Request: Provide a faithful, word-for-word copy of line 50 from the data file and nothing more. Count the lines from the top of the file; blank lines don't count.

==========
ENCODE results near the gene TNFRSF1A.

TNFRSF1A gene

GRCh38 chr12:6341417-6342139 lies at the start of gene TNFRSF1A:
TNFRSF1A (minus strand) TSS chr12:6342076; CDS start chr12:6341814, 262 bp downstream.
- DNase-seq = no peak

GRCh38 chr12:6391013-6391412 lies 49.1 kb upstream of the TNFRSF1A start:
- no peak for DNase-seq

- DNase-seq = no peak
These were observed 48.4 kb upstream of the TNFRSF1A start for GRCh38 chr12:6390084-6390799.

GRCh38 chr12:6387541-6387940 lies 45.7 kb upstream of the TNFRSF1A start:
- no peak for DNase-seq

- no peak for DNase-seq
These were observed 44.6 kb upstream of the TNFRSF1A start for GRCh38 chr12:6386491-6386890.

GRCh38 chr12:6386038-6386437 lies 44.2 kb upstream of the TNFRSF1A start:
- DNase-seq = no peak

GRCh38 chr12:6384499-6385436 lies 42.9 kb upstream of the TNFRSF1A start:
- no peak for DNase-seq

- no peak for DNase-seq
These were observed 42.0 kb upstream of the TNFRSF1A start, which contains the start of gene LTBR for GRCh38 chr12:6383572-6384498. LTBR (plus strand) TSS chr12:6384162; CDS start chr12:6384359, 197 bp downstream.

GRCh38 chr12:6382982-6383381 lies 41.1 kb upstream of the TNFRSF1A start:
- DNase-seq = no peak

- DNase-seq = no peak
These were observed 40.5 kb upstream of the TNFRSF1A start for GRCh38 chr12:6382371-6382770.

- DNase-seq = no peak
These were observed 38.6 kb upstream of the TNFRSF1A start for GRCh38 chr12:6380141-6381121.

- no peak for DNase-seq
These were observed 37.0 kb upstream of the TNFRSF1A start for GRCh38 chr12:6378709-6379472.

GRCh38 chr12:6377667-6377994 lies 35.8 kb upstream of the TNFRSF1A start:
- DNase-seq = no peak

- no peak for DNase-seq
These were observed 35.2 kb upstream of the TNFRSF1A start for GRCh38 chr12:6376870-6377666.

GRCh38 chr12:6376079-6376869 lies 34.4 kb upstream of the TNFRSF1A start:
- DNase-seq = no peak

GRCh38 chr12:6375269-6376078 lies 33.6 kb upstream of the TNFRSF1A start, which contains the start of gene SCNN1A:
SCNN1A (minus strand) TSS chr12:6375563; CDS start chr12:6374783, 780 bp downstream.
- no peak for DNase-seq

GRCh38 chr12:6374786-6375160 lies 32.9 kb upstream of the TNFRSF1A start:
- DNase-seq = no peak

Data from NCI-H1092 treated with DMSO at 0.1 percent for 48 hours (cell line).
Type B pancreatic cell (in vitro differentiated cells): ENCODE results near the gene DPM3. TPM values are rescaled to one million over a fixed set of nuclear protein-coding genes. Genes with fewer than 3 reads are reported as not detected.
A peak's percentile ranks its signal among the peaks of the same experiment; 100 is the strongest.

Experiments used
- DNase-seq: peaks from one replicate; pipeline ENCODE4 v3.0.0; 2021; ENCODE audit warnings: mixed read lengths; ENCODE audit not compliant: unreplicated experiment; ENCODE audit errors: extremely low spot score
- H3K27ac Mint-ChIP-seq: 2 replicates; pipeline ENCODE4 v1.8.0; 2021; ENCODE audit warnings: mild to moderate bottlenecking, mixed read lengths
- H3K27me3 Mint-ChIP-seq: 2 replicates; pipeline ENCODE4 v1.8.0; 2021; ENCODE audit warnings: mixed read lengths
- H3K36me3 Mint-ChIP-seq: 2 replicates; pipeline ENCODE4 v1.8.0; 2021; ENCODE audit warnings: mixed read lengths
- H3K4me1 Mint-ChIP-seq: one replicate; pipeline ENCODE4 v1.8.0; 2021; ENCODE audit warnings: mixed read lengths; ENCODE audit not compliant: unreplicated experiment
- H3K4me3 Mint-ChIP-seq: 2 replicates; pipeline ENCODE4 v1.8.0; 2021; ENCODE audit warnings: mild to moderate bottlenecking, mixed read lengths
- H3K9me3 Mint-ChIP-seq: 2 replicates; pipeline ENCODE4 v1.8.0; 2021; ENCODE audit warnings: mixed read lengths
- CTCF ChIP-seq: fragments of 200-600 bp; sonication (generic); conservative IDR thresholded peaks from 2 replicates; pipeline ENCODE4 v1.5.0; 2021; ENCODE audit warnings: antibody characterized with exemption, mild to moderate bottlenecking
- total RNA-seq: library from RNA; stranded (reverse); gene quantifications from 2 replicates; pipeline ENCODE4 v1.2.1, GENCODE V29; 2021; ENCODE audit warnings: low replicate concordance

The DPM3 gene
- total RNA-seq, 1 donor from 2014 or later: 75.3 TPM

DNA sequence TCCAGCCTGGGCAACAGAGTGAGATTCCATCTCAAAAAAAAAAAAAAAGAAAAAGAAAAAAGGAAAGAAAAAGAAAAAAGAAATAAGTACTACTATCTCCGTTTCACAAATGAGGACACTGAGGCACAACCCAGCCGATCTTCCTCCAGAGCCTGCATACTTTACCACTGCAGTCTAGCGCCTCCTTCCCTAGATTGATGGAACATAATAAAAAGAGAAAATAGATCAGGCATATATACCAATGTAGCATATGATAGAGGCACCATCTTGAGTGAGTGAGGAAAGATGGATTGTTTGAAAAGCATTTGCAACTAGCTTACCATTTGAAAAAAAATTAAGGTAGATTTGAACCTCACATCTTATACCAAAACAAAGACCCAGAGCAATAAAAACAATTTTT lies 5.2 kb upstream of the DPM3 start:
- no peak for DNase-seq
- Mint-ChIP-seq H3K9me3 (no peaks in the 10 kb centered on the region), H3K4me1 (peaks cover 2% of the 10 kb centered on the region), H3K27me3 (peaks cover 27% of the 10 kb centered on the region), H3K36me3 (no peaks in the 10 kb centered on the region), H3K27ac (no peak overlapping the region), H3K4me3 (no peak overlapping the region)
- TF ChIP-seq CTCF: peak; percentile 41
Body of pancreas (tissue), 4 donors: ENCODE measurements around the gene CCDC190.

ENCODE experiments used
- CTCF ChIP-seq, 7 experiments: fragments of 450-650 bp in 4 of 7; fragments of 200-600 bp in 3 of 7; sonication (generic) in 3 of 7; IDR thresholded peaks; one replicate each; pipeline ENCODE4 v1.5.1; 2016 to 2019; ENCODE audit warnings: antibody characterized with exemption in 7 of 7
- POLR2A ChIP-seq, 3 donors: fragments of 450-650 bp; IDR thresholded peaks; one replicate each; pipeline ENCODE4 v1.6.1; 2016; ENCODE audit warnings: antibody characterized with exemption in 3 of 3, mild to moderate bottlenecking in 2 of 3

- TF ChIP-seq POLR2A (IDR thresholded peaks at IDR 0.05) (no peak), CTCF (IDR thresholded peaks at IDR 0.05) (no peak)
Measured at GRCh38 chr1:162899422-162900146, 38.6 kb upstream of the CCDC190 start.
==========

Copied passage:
- CTCF ChIP-seq: fragments of 200-600 bp; sonication (generic); conservative IDR thresholded peaks from 2 replicates; pipeline ENCODE4 v1.5.0; 2021; ENCODE audit warnings: antibody characterized with exemption, mild to moderate bottlenecking